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Hayley Woodin Hastings: Thirty-five years have changed much at BIV – but not everything

B.C.'s leading voice in business news celebrates its 35th anniversary this year
BIV marks a milestone with it 35th anniversary edition.

The more things change, the more they stay the same.

Indeed, much has changed since BIV published its preview paper in the fall of 1989. We no longer carry advertising that trumpets the wonders of the fax machine like we did in those early years, nor do we carry any advertising from B.C. Tel, a regular buyer back then.

The classifieds are long gone, and so too are some of our lists: B.C.’s biggest book publishers, and the largest companies listed on the Vancouver Stock Exchange, are two that did not stand the test of time.

For several years, prominent local business leaders graced the covers of our paper, striking amusing and memorable poses. Yves Potvin, then the founder and president of Yves Veggie Cuisine Inc., was pictured smoking a plant-based hot dog in 1992. Large cereal flakes covered the eyes of Nature’s Path co-founder Arran Stephens in another cover shoot the same year. For a time, this page and the back cover were the only ones printed in colour—and on pages that were about 50 per cent longer in length than the size of our pages today.

In preparing the content for our 1800th edition of BIV, I spent some time looking through the several dozen encyclopedic-looking books that constitute our bound archive. It gave me an opportunity to travel back in time (because, I’ll admit, I wasn’t reading BIV in the 1990s).

There is a kind of magic to a printed archive: It serves as a dusty but immutable record of moments in time that were meaningful. And it’s not just the stories that matter—the op-eds, the ads, the special sections, the layout and aesthetic of the paper are all testament to what our newsroom and the world were like back then.

Much has changed since, including virtually every aspect of how we assemble our weekly issue.

But what struck me most was what had not changed. In that initial test run of BIV, datelined Sept. 11, 1989, we covered Ballard Power Systems, which was “developing a new type of fuel cell,” partner Paul Howard said at the time. We covered the latest from the legislature, led by Bill Vander Zalm’s Social Credit Party, as well as the “slow march towards more on-site daycare,” luxury real estate on Beach Avenue, development along the Cambie Corridor and business opposition to yet another tax increase.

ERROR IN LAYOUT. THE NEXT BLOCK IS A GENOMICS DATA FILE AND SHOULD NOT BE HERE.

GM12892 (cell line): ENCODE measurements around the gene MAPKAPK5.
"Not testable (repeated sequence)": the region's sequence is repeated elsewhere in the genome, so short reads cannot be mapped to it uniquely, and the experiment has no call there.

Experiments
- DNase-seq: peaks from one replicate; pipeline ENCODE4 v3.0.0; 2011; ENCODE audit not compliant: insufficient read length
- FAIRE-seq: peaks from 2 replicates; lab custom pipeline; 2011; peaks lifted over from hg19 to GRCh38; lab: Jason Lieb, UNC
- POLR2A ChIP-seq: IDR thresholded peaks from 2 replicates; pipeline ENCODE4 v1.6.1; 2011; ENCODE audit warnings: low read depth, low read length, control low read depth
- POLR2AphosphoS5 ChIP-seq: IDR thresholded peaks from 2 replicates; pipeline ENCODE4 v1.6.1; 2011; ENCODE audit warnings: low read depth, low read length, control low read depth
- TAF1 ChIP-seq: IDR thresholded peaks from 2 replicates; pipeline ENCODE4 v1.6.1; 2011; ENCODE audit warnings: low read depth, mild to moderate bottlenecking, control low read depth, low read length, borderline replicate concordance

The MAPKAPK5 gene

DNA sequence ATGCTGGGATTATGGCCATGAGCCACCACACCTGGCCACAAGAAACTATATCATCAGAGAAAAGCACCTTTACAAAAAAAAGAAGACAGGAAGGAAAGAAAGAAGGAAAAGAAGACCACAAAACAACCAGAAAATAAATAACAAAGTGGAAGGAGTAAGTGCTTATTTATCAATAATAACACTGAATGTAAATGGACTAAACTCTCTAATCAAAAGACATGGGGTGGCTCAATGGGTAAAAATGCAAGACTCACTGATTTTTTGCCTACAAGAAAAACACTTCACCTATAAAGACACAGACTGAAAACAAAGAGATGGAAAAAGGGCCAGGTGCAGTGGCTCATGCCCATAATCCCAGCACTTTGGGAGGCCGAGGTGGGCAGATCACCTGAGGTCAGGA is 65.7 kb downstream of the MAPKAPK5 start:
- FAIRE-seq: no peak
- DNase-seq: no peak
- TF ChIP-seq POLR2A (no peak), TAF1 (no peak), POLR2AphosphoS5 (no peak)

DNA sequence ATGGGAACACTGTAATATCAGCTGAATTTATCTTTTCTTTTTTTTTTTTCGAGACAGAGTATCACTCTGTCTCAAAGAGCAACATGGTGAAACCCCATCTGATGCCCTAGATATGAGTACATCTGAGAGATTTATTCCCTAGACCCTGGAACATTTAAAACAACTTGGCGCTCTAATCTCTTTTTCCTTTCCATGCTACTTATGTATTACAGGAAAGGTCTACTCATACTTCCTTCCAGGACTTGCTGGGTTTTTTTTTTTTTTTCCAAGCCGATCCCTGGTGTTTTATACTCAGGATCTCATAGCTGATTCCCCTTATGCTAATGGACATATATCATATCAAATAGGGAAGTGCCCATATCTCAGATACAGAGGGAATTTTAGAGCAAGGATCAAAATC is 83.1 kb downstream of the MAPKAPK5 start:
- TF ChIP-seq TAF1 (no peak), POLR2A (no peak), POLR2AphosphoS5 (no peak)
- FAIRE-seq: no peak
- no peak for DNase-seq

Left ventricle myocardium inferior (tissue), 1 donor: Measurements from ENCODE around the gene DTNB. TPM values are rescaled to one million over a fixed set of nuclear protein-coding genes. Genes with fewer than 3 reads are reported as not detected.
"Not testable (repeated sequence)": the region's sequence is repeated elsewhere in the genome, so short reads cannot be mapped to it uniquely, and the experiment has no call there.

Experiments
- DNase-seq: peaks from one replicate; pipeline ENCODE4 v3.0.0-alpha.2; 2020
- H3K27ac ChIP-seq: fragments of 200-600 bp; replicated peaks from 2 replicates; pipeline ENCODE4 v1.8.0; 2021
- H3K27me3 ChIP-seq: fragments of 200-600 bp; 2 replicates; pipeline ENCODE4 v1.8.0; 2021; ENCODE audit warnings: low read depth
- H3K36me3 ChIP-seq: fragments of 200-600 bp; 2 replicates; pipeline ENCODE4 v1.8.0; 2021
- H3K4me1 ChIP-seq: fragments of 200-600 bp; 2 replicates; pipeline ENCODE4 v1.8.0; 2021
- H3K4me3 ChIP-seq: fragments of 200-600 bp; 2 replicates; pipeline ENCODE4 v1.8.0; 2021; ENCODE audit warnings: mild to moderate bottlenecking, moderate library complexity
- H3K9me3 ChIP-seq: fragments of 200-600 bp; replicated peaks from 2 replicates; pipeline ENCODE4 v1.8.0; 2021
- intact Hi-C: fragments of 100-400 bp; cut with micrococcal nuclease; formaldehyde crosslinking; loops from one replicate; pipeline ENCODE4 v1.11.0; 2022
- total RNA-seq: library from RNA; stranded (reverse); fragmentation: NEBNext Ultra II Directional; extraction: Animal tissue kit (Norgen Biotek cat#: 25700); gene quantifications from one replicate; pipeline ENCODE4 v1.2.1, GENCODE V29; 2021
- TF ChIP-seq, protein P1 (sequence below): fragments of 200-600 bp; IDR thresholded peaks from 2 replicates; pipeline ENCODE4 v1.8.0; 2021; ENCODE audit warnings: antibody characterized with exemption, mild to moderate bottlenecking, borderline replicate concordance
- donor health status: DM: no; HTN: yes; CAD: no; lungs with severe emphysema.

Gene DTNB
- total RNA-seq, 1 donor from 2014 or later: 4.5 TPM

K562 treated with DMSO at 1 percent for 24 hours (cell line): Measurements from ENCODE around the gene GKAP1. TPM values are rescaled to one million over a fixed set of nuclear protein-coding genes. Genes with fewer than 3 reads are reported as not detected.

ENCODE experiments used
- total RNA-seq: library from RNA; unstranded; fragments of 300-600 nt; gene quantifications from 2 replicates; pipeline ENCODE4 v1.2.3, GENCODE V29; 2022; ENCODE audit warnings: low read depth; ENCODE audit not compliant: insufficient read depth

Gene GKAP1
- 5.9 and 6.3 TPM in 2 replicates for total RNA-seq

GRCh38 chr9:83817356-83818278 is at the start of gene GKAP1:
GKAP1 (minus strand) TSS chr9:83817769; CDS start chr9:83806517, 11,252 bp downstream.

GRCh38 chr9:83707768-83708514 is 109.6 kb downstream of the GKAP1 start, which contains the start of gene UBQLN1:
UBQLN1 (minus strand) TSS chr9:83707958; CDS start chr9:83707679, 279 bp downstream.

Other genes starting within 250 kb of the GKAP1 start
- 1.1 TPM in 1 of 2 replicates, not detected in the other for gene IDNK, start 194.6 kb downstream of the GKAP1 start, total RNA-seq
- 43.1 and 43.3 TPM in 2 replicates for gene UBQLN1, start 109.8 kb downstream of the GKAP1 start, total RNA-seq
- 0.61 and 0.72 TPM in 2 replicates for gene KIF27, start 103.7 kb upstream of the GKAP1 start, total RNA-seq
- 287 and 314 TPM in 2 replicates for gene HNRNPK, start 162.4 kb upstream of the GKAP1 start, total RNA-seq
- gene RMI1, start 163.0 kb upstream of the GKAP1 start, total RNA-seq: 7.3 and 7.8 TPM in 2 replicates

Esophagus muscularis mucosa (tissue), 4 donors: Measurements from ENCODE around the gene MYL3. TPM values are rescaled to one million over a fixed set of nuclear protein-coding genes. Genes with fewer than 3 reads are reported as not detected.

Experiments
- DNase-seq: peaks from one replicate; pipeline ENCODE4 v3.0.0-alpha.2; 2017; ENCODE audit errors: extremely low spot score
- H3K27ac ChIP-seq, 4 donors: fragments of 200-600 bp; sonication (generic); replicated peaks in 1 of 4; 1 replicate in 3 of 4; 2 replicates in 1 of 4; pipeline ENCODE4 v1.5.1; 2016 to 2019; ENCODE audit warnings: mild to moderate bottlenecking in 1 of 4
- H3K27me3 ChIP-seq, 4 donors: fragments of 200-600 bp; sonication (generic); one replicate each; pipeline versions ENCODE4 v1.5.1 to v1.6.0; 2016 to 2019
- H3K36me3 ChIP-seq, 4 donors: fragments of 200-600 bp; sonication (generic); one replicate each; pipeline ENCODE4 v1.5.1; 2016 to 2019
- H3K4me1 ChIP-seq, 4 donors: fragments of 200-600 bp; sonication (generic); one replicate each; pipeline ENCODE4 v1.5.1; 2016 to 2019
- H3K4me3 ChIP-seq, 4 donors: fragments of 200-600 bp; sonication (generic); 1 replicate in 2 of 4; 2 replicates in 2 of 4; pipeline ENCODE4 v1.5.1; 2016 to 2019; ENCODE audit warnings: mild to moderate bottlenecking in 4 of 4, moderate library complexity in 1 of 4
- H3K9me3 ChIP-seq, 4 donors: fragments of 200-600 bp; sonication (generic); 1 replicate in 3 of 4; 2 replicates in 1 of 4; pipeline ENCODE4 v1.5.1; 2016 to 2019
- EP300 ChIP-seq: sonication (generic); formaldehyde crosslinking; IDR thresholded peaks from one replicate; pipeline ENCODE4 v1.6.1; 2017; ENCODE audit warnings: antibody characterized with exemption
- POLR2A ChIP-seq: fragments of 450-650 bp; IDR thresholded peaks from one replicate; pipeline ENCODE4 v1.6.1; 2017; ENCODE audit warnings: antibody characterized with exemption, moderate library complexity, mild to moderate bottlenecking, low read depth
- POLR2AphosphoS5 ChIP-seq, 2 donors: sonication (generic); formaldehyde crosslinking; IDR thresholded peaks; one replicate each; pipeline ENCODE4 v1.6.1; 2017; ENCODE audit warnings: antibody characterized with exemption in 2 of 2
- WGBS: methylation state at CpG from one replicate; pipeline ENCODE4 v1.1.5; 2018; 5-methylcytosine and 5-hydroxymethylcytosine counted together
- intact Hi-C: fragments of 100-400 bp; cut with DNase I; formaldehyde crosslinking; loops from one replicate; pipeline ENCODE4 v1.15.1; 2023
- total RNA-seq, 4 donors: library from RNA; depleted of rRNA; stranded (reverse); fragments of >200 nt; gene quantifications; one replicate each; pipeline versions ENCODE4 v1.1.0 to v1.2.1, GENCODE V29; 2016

The players have changed, but the issues in many ways remain the same.

Over three and a half decades, we have also managed to maintain the weekly publication of a physical print edition. This, in and of itself, is no small feat. It also would not have been possible without the loyalty of our subscribers, and the continued support of our advertisers, partners and sponsors.

As we navigate continued change—the significant impact to our business of the Online News Act, Meta no longer carrying news on its platforms in Canada, rising costs and growing distrust, to name a few disruptive forces—our need for this support stays the same. In fact, it’s critical, and we’re grateful for it.

In writing what is my first column in BIV, I looked to what BIV co-founder Peter Ladner wrote in his inaugural publisher’s column in 1989.

“This is our first cold call to more than 100,000 potential subscribers who have never heard of us,” he wrote nearly 35 years ago. “We’re here to give Vancouver a new level of business information, and to give the business community a newspaper it can be proud [to] call its own.”

Much has changed, but this core commitment stays the same.

Hayley Woodin Hastings is editor-in-chief of BIV, Western Investor and The Orca.

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